Compared to other planets, Mars has its advantages when it comes to human habitation. It is the closest planet to Earth. Its soil contains water and there is enough sunlight to use solar panels Human body can adapt to the gravity on Mars, which is 38% that of Earth's, and day-length in Mars is similar to that of Earth. However, humans cannot live on Mars like they do on Earth


Mars has no oxygen in its atmosphere and it is very cold on its surface - the average temperature of Earth is about 50 degrees Fahrenheit, while the average temperature on Mars is minus 100 degrees Fahrenheit. There's also virtually no air pressure. Mars temperature variations often result in powerful dust storms. Though these storms probably wouldn't physically harm us, the dust could dog electronics and interfere with solar powered instruments.

So, to survive on Mars, humans will need special equipment and pressurised and heated habitats. The habitats are to be self-sustaining sealed against the thin atmosphere, and capable of supporting life for extended periods of time. Humans will also need a spacesuit whenever they go outside the habitat. Despite wearing a suit, radiation from space could ham the human settlers.

For a longer stay, humans will have to figure out how to extract water from underground supplies, and how to produce their own food Scientists believe that we could sustain life there by producing food under artificial light and growing genetically modified plants Space companies are already designing prototypes of habitation humans will need to survive on Mars.

Here are some of the basic facts that astronomers have learnt about the planet over the years.

  • Mars, the fourth planet from the Sun in the Solar System, is an icy desert. It has two moons Phobos and Deimos.
  • It is half the size of Earth, and gets its name the Red Planet because iron minerals in its soil oxidise or rust thereby making its surface and atmosphere look red.
  • One Martian year is 687 Earth days.
  • Mars has seasons and weather patterns. It has polar ice caps, canyons and even dead volcanoes. It has a very thin atmospheric layer.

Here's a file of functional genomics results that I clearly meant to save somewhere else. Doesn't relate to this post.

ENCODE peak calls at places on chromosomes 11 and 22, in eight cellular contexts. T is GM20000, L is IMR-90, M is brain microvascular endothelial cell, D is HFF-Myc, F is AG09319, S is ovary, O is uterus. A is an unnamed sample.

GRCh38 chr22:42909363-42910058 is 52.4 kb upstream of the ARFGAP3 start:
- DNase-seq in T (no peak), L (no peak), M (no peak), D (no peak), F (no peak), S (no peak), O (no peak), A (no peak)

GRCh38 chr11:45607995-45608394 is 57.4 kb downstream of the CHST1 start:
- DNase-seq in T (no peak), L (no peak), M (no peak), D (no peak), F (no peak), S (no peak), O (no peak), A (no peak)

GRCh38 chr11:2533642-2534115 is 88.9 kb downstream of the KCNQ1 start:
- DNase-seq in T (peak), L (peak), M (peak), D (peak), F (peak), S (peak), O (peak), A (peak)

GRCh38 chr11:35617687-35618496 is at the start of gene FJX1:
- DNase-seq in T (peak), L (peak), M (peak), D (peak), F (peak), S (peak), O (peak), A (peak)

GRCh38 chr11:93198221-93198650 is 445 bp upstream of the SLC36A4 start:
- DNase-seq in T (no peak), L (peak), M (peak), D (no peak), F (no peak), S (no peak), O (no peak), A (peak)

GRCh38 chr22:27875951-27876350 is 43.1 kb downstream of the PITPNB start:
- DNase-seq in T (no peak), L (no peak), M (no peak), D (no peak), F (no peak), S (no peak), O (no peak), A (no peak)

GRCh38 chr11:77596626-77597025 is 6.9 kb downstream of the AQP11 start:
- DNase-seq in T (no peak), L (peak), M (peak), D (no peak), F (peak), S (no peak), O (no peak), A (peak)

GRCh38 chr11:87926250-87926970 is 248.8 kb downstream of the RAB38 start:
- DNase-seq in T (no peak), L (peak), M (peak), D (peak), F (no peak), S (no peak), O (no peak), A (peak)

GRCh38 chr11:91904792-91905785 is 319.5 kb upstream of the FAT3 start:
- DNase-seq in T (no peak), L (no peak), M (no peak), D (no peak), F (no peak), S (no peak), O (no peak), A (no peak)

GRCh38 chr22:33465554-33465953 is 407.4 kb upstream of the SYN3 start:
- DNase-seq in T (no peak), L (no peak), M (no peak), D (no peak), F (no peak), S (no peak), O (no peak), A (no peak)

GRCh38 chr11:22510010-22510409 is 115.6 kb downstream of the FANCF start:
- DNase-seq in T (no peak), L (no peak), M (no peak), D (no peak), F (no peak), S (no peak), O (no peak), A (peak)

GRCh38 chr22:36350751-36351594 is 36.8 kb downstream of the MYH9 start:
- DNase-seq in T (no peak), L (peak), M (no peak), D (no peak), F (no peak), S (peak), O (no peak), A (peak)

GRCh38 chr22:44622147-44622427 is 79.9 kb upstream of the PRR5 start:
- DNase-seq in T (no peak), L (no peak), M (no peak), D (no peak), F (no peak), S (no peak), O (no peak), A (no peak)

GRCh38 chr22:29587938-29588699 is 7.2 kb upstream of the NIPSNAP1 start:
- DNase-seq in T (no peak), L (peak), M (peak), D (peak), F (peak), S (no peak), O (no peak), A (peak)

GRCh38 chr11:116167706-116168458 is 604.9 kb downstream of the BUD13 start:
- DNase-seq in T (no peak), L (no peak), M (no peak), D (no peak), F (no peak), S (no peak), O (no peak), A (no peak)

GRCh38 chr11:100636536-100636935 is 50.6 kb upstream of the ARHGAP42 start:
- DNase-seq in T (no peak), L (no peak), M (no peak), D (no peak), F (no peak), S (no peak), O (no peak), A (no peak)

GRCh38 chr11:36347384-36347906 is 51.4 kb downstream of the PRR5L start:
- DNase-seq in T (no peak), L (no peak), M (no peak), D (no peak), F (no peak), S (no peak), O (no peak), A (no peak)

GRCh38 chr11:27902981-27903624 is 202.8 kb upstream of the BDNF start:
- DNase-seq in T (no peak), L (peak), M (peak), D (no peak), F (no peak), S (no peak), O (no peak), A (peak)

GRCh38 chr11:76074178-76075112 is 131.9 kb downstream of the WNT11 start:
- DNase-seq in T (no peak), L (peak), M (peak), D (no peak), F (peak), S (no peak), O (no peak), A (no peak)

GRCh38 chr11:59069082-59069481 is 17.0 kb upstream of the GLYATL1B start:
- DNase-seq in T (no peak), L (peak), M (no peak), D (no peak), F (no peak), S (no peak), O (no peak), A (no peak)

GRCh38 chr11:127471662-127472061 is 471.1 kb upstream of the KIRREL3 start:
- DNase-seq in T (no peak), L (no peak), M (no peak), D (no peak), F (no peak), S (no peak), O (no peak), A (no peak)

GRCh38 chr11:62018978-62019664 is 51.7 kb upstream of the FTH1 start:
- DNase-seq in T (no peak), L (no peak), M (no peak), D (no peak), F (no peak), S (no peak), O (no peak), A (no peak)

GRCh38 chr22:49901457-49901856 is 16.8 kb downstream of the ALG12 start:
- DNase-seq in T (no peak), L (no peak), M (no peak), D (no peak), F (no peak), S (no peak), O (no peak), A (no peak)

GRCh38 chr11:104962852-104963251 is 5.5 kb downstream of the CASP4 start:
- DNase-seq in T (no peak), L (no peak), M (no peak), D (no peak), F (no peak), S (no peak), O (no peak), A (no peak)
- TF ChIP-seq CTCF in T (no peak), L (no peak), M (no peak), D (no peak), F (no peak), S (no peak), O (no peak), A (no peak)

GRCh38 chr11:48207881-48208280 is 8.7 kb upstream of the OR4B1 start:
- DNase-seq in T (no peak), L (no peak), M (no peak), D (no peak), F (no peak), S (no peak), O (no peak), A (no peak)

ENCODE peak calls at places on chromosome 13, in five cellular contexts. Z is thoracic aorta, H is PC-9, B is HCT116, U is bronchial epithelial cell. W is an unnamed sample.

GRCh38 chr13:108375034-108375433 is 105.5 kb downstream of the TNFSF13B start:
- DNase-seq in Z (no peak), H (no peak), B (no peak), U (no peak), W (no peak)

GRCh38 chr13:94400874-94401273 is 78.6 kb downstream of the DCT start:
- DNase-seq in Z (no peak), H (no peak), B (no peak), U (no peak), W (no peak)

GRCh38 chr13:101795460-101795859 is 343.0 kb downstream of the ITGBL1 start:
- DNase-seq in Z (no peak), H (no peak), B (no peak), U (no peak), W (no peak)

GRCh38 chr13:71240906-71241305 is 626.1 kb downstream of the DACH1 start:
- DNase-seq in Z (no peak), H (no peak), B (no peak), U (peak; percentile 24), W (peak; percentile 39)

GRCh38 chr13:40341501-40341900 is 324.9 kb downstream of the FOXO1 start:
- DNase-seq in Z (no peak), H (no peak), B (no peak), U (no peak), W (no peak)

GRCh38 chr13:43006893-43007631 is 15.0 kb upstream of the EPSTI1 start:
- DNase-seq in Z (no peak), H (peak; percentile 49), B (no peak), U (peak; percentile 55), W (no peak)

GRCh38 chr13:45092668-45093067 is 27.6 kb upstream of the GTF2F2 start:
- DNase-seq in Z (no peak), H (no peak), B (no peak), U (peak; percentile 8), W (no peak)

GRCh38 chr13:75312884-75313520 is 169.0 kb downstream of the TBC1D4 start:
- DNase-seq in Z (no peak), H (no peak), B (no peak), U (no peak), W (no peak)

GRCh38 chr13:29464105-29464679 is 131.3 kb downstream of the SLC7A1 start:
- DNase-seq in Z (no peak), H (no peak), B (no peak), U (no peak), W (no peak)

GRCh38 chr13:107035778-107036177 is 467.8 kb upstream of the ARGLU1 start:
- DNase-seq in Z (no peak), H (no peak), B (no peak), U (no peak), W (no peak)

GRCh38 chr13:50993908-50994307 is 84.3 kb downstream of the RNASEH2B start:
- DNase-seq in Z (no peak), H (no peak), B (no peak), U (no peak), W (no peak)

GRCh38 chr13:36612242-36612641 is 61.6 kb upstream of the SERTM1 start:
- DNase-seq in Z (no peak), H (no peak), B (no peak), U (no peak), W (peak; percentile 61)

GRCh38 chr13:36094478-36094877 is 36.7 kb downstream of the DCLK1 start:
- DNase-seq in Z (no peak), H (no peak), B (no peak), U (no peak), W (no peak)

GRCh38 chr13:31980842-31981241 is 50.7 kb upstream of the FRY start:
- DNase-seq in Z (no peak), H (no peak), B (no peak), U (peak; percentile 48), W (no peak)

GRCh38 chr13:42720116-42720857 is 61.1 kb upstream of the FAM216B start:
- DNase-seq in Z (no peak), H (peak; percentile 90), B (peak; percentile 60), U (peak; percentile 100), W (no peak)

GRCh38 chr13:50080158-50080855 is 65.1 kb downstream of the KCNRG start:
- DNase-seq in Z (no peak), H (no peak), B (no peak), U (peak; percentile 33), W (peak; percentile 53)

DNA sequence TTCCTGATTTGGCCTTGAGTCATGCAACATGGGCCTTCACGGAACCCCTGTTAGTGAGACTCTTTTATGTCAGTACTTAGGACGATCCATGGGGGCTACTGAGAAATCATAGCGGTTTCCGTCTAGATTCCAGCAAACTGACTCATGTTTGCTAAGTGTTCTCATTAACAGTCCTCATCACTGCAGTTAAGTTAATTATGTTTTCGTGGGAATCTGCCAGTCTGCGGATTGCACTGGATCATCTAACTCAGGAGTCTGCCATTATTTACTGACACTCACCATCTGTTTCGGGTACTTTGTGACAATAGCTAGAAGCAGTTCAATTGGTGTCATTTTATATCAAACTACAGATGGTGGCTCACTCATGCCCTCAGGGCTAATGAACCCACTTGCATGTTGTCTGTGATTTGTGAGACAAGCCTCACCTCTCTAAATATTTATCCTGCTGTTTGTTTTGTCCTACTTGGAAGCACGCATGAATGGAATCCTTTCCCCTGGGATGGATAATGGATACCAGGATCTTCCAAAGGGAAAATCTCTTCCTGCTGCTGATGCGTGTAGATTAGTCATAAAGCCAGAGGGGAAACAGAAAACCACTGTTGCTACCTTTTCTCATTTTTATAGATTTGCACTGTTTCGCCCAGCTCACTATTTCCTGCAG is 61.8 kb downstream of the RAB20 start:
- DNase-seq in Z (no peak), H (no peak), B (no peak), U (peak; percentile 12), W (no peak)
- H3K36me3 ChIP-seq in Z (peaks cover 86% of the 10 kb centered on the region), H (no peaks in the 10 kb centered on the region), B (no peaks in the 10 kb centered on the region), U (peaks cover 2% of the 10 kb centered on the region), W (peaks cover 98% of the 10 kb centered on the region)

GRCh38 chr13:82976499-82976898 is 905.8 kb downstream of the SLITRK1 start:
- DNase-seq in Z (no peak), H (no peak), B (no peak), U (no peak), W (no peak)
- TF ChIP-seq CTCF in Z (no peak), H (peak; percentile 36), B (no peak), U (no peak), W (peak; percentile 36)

• Mars, at the farthest point of its orbit, is about 400 million kilometres, from Earth, and 55 million kilometres at the nearest point.

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Which is the only planet which is not named after a God?

Earth is the only planet not named after a Roman god or goddess, but it is associated with the goddess Terra Mater (Gaea to the Greeks). In mythology, she was the first goddess on Earth and the mother of Uranus. 

 The name Earth comes from Old English and Germanic. It is derived from “eor(th)e” and “ertha,” which mean “ground.” Other civilizations all over the world also developed terms for our planet.

Mars is named after the Roman god of war. The planet got its name from the fact that it is the color of blood.  Other civilizations also named the planets for its red color.

Jupiter was the Roman king of the gods. Considering that Jupiter is the largest planet in our Solar System, it makes sense that the planet was named after the most important god.

Saturn was named after the Roman god of agriculture and harvest. While the planet may have gotten its name from its golden color, like a field of wheat, it also had to do with its position in the sky. According to mythology, the god Saturn stole the position of king of the gods from his father Uranus. The throne was then stolen by Jupiter.

Uranus was not discovered until the 1800’s, but the astronomers in that time period continued the tradition of naming planets after Roman gods. In mythology, Uranus was the father of Saturn and was at one time the king of the gods.

While Neptune almost ended up being named after one of the astronomers credited with discovering it – Verrier – that was greatly disputed, so it was named after the god of the sea. The name was probably inspired by its blue color.

Pluto is no longer a planet, but it used to be. The dark, cold, former planet was named after the god of the underworld. The first two letters of Pluto are also the initials of the man who predicted its existence, Percival Lowell.